John Crane Company History
The company sold off its England-based operations prior to World War II to a company named Tube Investments, which eventually became known as TI Group PLC. Crane Packing Company continued to grow after the split, receiving 24 patents during World War II alone, mainly for mechanical seals designed to handle high-pressure and corrosive fluids and gases. The company is also known for inventing the first automotive mechanical seal in 1939.
In 1951, Crane Packing Company moved its headquarters to Morton Grove, a suburb of Chicago, where its 25-acre, five-building headquarters still stands today. In 1987, Crane Packing Company was purchased by TI Group PLC, the owner of its former England-based operations. The resulting company was named John Crane Company.
Today, John Crane is a subsidiary of Smiths Group PLC, a new company formed following the merger of Smiths Industries and TI Group. John Crane continues to manufacture mechanical seals, sealing support systems, mechanical packings, and power transmission couplings under brand names like John Crane, Sealol, Safematic, Flexibox, Metastream, Powerstream, Lemco and Performance Plus. The company has 20 manufacturing sites and employs 6,000 people in 50 counties.
Asbestos Exposure Risk at John Crane Company
Starting in the late 1800s, around the time of the Industrial Revolution, numerous industries began turning to a naturally occurring mineral called asbestos for many of their needs. Asbestos, a mineral made of thin, fibrous crystals that occurs in large deposits in nature, was extremely appealing to many companies because it is strong, durable, versatile, heat-resistant and inexpensive.
Among the companies that utilized asbestos in their products was the John Crane Company. The company added asbestos to its gaskets – mechanical seals that are used to fill the gap between two adjacent surfaces, generally to prevent leaking – to make them stronger and more resistant to pressure and heat. Asbestos was also used in John Crane’s packing materials because, in addition to its great strength, the substance can be easily molded to fit various surfaces. For example, John Crane’s asbestos rope – which reportedly contained more than 60 percent asbestos – was bended to line the surfaces of valves and other surfaces that needed padding.
Unfortunately, it has become apparent since the 1970s that asbestos is not the miracle additive that industries thought it was; in fact, the substance is gravely dangerous to human health. Asbestos products become hazardous when they become friable, or brittle. When this happens, asbestos fibers are released into the air. If those airborne fibers are inhaled, they can become lodged in a person’s lung tissue and cause deadly respiratory conditions like mesothelioma cancer and asbestosis.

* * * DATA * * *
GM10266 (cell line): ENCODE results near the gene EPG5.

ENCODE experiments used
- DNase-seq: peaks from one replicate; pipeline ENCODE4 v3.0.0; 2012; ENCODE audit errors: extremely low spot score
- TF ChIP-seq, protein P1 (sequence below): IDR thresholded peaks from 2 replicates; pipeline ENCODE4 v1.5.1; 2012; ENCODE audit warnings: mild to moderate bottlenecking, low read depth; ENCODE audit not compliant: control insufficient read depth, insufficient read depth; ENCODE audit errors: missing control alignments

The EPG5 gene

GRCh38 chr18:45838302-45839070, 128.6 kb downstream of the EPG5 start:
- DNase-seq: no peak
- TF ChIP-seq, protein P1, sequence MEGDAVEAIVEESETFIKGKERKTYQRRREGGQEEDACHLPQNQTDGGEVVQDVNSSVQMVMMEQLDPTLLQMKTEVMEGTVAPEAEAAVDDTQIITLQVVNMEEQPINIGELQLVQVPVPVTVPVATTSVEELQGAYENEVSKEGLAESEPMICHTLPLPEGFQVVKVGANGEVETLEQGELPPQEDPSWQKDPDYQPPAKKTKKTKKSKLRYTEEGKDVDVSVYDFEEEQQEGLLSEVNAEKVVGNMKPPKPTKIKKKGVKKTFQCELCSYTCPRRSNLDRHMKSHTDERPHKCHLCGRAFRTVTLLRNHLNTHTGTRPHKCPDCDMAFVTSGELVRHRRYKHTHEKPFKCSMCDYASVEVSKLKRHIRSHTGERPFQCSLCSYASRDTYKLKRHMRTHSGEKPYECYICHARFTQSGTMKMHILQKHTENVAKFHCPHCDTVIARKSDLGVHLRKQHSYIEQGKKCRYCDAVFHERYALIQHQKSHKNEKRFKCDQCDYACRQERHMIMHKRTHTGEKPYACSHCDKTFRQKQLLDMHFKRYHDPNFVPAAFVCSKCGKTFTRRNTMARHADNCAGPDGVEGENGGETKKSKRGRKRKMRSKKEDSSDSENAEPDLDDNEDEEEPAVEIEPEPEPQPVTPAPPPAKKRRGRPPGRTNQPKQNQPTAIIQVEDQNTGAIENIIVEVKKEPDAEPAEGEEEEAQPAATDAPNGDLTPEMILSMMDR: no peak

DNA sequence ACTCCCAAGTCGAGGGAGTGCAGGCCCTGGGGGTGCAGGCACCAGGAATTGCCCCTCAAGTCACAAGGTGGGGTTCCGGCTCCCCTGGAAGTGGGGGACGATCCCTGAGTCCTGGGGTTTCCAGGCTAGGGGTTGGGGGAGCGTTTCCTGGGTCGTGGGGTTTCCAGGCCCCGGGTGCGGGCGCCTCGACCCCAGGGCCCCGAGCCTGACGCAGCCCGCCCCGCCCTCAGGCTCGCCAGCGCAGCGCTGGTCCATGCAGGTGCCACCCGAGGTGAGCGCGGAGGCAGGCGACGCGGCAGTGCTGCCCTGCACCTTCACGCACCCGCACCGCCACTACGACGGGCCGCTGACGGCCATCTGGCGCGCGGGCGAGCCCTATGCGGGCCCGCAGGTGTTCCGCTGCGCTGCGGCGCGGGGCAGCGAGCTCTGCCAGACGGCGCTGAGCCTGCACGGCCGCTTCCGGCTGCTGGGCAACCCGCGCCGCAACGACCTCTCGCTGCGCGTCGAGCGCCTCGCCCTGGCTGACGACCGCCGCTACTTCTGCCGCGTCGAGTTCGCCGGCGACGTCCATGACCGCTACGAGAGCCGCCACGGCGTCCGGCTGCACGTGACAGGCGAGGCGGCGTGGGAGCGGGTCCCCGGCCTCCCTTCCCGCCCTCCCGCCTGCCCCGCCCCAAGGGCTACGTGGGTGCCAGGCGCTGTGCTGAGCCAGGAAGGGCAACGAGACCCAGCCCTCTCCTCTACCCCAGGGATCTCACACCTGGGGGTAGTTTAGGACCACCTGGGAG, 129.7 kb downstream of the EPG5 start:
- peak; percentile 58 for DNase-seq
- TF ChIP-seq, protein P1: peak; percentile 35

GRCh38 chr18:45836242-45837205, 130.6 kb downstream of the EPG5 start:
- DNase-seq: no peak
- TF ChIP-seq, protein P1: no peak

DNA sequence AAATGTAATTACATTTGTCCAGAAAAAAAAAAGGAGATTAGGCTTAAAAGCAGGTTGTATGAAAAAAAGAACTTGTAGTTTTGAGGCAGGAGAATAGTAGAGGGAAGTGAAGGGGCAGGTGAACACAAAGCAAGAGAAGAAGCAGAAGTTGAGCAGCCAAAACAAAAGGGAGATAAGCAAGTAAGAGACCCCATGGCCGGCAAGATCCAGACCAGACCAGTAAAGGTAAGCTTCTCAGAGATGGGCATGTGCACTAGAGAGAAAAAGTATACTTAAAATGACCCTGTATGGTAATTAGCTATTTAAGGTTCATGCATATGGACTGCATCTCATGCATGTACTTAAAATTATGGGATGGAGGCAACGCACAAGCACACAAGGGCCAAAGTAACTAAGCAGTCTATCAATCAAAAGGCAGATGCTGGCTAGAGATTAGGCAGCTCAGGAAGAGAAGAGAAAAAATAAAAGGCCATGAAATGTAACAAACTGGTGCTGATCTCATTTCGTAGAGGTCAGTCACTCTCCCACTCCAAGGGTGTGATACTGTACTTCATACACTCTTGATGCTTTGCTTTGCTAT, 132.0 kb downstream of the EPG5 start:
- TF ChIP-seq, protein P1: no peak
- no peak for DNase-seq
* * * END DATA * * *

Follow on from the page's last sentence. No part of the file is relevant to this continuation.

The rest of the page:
Leaders at John Crane’s parent company, Smiths Group PLC, say John Crane stopped making products with asbestos in 1985. Still, the company’s asbestos-containing products could still be is use, so extreme care should be used when dealing with the company’s older products.
- John Crane Company products that may have contained asbestos include (but are not limited to):
- John Crane-Houdaille 333G, 334, 350, and numerous other models
- John Crane Hydraulic Packings
- John Crane Ring Packing
Occupations at Risk for Asbestos Exposure
People who worked in close proximity to John Crane Company’s asbestos-containing gaskets, packing materials and other products may have had their health compromised by exposure to the deadly mineral. Laborers who worked in one of John Crane’s plants before 1985 are at a high risk, even if they did not work directly with asbestos. Just working in the vicinity of the substance could put a person at risk if they breathed the hazardous fibers.
A wide variety of other occupations could also be at risk, such as machinists, auto mechanics, repairmen and any other workers who worked with John Crane Company’s asbestos-containing products. Workers who say they have been affected by John Crane’s asbestos products include a locomotive technician who fixed steam and diesel engines that contained the company’s asbestos-containing gaskets, and a ship repairman who lined valves with John Crane’s asbestos rope.
Sadly, workers’ families may also suffer the consequences of asbestos exposure, even if they never came into contact with asbestos products firsthand. Because asbestos fibers are known to cling to clothing, anyone who washed or handled a worker’s dusty clothes have had their health compromised.
It’s important to note that it can take decades for the effects of mesothelioma to appear in the human body, and unfortunately, survival rates for the disease are low. If you think you may be at risk, take the time to learn more about the symptoms and treatment options available to you.
Both John Crane Company and its parent company, Smiths Group PLC, have been named as plaintiffs in numerous lawsuits by people who say they were affected by the company’s asbestos-containing products. As of 2001, 129,000 claims were pending against John Crane, and the company had paid out $82 million in damages.